"Silos, for lack of a better word, are good."
That's not the Gordon Gekko of IT speaking, it's Hank Marquis, railing against the conventional wisdom that has been shaping service-oriented thinking for the past decade.
He makes an interesting point:
"Silos are the only way to manage increasingly complex concepts. Medicine, education, government and business all rely upon silos... It makes sense to develop staff, management and other systems based on the unique requirements of each....They usually have different systems, staff and needs. They are silos too. Yes, silos are everywhere, but you seldom hear experts complaining about 'evil' sales silos or intransigent transportation silos. Why the attack on IT organizations?"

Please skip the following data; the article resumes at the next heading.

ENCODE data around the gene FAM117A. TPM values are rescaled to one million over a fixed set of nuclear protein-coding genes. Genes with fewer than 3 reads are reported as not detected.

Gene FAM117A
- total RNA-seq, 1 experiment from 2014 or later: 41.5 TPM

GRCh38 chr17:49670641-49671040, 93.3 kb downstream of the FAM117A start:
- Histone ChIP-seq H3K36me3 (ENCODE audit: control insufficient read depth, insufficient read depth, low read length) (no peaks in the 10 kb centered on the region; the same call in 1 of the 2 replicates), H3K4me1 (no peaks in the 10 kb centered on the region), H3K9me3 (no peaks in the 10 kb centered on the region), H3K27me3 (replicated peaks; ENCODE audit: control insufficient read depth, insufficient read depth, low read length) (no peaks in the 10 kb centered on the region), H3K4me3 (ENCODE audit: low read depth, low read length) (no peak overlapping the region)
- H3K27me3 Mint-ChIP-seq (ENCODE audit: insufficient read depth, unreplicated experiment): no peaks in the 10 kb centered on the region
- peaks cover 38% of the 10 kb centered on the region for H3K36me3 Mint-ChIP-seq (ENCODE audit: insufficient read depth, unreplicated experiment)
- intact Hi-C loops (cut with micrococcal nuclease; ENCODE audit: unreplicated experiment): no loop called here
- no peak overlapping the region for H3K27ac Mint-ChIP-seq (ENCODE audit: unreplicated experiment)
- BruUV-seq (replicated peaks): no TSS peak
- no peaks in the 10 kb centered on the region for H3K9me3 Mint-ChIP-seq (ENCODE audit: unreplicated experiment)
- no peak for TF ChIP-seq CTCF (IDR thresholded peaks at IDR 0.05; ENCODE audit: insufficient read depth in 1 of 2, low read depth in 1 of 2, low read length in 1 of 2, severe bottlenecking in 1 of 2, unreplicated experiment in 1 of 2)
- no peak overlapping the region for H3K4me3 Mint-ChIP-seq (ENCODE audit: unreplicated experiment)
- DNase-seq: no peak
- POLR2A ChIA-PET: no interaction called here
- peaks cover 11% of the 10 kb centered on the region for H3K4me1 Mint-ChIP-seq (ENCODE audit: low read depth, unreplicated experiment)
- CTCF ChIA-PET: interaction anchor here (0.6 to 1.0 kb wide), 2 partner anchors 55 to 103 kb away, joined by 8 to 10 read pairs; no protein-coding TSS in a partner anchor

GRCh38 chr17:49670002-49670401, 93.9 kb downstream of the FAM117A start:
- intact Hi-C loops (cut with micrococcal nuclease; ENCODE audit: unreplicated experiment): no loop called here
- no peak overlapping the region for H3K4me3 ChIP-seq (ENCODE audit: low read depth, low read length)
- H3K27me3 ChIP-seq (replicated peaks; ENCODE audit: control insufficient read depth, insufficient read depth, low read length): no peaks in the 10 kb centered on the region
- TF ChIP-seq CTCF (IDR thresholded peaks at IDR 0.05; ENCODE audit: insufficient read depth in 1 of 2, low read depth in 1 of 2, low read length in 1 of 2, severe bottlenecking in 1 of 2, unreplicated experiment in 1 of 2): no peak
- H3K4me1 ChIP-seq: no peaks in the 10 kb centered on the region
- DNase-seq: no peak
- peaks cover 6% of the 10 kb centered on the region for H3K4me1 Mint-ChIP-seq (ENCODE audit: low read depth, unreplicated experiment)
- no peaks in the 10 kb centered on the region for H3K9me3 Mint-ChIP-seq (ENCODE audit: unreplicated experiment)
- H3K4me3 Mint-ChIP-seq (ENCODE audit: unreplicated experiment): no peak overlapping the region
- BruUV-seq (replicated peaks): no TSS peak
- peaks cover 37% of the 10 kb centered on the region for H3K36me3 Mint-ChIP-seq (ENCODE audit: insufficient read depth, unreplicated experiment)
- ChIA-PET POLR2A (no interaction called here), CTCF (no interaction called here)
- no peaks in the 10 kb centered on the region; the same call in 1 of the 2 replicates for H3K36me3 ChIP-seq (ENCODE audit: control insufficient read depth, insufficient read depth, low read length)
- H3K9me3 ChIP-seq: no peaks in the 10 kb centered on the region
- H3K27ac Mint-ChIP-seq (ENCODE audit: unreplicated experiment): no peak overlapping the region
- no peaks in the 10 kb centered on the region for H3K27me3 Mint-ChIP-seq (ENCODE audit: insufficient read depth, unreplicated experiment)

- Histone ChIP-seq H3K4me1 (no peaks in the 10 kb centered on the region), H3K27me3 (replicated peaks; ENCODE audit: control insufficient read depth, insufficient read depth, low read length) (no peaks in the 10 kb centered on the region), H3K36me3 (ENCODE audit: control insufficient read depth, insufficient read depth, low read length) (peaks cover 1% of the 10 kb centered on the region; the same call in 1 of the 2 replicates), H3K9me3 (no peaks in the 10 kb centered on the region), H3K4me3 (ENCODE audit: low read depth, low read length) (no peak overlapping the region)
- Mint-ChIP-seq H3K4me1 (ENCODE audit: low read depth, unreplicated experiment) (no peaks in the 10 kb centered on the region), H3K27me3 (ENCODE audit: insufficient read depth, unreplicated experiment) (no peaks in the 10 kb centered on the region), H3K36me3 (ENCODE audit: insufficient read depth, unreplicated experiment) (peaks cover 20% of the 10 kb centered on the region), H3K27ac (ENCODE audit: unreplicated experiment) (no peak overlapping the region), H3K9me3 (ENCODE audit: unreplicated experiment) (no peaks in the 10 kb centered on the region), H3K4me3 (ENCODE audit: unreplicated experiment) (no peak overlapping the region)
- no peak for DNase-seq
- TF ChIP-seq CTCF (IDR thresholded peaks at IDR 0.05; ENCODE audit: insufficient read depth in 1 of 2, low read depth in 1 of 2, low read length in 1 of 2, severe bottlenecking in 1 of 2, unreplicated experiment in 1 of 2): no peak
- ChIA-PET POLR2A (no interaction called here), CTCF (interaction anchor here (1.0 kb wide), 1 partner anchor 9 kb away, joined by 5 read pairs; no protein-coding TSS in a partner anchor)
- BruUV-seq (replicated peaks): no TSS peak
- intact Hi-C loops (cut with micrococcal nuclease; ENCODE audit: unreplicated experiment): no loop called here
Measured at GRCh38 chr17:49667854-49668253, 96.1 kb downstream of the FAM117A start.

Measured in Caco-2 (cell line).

We actually need IT silos, Hank believes. Many pundits and analysts and IT professionals have been denouncing IT silos for the wrong reason, he says. "The issue isn't the presence or absence of silos. The issue is the lack of communication and coordination between them.... the real issue is lack of management."
Hank hits upon something intriguing here. Silos have kept systems and processes within a manageable scale. And we've been trying to make services and data visible and usable to other parts of the enterprise. The challenge isn't to tear down the silos, but rather to make them open and accessible to one another, through common standards and governance within your organization. And that takes a lot more time and good management, versus simply bulldozing them down.
(Photo credit: Wikipedia)